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OpEdNews Op Eds    H3'ed 1/13/21

India's Supreme Court issues another controversial pro-Modi decision

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India's Supreme Court Tuesday appointed a three-member committee to defuse the farmers agitation that continues in the capital New Delhi since November 24 against the three laws farmers say are against their interest.

Not surprisingly, all the farmers leaders have rejected the committee which they said are composed of people who support the controversial farmers' laws. The farmers' leaders described the committee as a government ploy.

The unions reiterated their refusal to participate in the committee's proceedings. Instead, they vowed to continue their protest "indefinitely", including plans for a "peaceful" tractor parade in the capital on Republic Day on January 26.

"We understand that this committee is a government ploy. It is only meant to divert attention from the protest, and to reduce the pressure on the government," said Balbir Singh Rajewal, who heads his own faction of the Bharatiya Kisan Union in Punjab.

"All members of this committee are pro-government, and they have been promoting and justifying these laws from the beginning. They have been writing in the newspapers, claiming that these laws are in farmers' interests," he told The Hindu.

The Supreme Court has also ordered a temporary suspension of the three controversial laws. This order has also been criticized.

In a statement, the Communist Party of India (Marxist-Leninist) has questioned the Supreme Court's move to stay the implementation of the farm laws without finding them unconstitutional, saying that the order had a "political purpose".

"It is clear from this wording of the order that the stay on the laws has been done only to give farmers a "perception" of achievement so that they may withdraw the protests. It is indeed extraordinary and highly questionable for the Supreme Court to issue orders with a political rather than a constitutional rationale," said the statement from the CPI-ML central committee.

Supreme Court's pro-Modi decisions

This is not the first time the Supreme Court has showed its bias towards the rightist government of Narendra Modi. In a bizarre ruling, on November 9, 2019, the Supreme Court held the Babri mosque's demolition illegal but handed the plot of land to Hindus, who believe the site is the birth place of Lord Ram, a much venerated god-king. The court directed that another plot in Ayodhya be provided to a Muslim group that contested the case.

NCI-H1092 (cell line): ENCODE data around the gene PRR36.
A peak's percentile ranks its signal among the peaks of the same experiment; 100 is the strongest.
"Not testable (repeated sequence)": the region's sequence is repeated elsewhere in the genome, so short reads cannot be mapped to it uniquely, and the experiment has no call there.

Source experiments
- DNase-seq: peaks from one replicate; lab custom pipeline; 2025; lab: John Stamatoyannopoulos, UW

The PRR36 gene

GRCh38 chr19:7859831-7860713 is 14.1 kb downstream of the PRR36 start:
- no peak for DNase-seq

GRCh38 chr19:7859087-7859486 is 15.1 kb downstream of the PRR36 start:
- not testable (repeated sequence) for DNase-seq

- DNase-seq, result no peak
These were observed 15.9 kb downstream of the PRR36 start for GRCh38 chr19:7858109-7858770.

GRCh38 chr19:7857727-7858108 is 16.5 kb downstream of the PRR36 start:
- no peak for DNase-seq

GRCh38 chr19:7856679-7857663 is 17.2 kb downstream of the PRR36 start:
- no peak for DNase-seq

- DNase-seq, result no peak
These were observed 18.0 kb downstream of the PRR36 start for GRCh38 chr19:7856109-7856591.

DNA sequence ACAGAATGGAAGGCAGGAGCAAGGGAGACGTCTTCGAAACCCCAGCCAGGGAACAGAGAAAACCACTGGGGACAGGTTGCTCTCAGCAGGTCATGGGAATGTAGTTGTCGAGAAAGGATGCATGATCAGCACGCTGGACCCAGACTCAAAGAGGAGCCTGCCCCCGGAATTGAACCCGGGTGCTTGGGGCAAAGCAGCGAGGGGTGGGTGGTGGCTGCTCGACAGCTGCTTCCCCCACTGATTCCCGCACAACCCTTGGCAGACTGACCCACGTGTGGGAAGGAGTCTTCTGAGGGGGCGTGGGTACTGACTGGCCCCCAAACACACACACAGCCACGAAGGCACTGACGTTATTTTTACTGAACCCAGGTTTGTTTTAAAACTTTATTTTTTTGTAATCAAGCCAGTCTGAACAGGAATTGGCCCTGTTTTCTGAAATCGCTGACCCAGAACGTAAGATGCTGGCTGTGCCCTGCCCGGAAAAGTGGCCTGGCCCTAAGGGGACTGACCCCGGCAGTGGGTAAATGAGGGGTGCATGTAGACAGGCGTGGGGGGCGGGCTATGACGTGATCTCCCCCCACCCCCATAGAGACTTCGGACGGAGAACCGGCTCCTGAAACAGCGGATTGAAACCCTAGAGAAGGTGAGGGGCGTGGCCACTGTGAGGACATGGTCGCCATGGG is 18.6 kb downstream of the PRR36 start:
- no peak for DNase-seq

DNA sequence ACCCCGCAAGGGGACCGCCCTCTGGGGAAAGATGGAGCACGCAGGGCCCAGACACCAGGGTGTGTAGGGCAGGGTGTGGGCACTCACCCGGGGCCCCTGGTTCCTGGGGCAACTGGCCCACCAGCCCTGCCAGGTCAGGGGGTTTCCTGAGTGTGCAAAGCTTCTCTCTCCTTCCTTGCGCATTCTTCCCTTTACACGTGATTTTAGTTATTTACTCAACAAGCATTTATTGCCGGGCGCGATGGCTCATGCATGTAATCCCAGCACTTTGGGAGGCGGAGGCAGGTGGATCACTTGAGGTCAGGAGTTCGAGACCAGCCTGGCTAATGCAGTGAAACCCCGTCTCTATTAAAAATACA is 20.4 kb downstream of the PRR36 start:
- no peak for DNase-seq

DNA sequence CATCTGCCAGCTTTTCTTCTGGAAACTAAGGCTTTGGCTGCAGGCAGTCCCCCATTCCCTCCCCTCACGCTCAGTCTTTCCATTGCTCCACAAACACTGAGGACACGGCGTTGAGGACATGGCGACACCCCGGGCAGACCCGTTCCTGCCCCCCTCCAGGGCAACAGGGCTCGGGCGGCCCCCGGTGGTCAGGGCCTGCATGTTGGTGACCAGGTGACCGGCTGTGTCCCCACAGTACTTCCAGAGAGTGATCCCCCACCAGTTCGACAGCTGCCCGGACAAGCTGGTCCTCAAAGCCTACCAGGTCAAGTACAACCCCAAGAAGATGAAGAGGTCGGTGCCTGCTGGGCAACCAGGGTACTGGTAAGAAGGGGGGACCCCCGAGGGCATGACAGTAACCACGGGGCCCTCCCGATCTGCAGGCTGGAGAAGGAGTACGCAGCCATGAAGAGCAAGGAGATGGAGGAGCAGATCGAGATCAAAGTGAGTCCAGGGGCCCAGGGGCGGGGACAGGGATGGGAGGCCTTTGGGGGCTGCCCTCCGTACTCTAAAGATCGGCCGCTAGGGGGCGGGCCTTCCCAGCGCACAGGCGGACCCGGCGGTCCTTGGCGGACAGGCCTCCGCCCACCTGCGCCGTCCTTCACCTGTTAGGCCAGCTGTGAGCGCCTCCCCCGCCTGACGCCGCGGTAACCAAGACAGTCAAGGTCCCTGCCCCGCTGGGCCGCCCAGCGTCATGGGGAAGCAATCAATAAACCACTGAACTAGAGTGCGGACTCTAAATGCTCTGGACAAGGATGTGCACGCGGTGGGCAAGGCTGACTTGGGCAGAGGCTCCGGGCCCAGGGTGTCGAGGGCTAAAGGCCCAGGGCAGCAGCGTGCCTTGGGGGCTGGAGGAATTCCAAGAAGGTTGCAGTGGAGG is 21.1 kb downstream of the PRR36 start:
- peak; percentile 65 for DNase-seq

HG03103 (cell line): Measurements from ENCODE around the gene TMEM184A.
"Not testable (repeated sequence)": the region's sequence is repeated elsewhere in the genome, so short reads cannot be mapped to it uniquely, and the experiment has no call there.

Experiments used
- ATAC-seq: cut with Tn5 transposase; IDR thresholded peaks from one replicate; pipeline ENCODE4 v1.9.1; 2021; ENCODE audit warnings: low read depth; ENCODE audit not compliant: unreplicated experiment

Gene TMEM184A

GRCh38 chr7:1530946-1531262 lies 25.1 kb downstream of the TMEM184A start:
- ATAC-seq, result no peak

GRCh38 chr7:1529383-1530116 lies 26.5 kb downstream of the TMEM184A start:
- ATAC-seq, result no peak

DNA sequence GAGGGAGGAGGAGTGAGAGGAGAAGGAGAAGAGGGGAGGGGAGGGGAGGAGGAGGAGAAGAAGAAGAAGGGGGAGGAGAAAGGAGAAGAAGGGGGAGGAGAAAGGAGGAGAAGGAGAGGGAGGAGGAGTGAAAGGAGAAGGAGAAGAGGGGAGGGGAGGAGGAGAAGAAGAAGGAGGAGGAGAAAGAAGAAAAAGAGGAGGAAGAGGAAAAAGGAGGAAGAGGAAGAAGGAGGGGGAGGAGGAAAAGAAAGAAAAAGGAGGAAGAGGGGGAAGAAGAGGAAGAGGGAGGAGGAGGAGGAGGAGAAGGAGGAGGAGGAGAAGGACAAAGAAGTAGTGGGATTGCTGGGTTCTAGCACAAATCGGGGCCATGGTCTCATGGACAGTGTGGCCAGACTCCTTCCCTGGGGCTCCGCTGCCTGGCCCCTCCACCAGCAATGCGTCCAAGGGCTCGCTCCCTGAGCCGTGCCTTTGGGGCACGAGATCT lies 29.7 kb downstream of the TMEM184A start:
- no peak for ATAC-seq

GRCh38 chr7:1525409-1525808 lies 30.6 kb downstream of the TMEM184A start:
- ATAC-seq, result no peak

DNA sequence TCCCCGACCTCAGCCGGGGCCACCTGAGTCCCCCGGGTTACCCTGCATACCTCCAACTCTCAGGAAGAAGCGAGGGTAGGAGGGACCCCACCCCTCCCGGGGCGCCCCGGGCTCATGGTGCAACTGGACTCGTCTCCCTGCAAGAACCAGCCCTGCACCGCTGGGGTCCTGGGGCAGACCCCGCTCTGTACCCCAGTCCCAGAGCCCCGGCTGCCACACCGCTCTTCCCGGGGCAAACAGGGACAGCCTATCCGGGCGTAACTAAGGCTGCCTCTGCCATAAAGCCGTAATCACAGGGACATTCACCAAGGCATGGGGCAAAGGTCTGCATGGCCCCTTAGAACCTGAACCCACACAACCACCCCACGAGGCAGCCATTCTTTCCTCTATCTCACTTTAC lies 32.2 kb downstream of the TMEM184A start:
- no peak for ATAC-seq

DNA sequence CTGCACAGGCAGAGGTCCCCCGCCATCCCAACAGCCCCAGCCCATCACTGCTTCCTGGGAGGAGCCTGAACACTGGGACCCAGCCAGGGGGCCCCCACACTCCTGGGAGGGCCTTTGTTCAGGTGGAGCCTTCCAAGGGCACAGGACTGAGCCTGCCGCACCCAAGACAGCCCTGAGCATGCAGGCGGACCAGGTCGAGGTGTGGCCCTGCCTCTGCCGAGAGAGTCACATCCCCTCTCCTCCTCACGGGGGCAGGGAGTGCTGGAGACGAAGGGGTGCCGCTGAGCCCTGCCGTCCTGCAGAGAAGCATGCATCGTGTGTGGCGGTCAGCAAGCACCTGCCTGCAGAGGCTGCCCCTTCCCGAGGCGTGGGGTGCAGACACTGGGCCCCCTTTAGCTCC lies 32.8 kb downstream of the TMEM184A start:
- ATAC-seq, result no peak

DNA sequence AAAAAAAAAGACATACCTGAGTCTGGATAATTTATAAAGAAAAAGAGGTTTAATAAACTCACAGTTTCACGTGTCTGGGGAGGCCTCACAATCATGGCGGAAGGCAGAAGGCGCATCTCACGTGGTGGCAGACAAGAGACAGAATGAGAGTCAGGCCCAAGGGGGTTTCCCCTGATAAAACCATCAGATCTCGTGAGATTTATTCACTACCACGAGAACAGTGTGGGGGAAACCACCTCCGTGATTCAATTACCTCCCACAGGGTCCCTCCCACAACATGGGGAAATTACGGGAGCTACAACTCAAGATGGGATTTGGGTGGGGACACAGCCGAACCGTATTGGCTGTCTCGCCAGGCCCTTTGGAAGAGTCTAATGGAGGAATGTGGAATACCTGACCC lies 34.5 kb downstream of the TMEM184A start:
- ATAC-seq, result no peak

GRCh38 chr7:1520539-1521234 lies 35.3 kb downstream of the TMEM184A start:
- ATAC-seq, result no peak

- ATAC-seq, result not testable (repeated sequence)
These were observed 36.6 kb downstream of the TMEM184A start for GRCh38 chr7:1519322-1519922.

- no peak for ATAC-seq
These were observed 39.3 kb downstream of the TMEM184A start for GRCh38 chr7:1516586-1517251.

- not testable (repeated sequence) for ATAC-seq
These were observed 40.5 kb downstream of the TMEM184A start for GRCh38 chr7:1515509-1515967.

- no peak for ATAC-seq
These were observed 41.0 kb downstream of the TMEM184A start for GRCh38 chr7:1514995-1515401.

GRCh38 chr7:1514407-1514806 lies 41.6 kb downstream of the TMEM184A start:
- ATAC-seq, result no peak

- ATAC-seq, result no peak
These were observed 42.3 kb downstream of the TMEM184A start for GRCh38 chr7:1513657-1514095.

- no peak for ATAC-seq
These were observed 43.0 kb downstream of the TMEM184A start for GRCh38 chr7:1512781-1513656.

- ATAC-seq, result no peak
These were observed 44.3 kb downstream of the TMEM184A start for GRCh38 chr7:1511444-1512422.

In another very controversial case, the matter of purchase of 36 Rafale jets, the Supreme Court gave a clean chit to the Modi government, ignoring several clear pieces of evidence that the government kept crucial elements away from the court during the hearing. The Supreme Court also dismissed review petitions filed in the matter.

Tellingly, the above-mentioned two Supreme Court decisions were presided over by Chief Justice Ranjan Gogoi who was nominated to the Rajiya Sabah (the Upper House of Parliament) on March 19, 2020 barely three months after retirement.

According to Scroll, Gogoi was in such a hurry that just three days left before his retirement he decided to deliver several important verdicts on almost everything he had on his plate. From the Sabrimala review plea, the Rafale review petition to the Finance Act 2017 and the government takeover of tribunals and the transparency of the office of CJI under RTI, the fate of such big judgments were passed in just three days.

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Author and journalist. Author of Islamic Pakistan: Illusions & Reality; Islam in the Post-Cold War Era; Islam & Modernism; Islam & Muslims in the Post-9/11 America. Currently working as free lance journalist. Executive Editor of American (more...)
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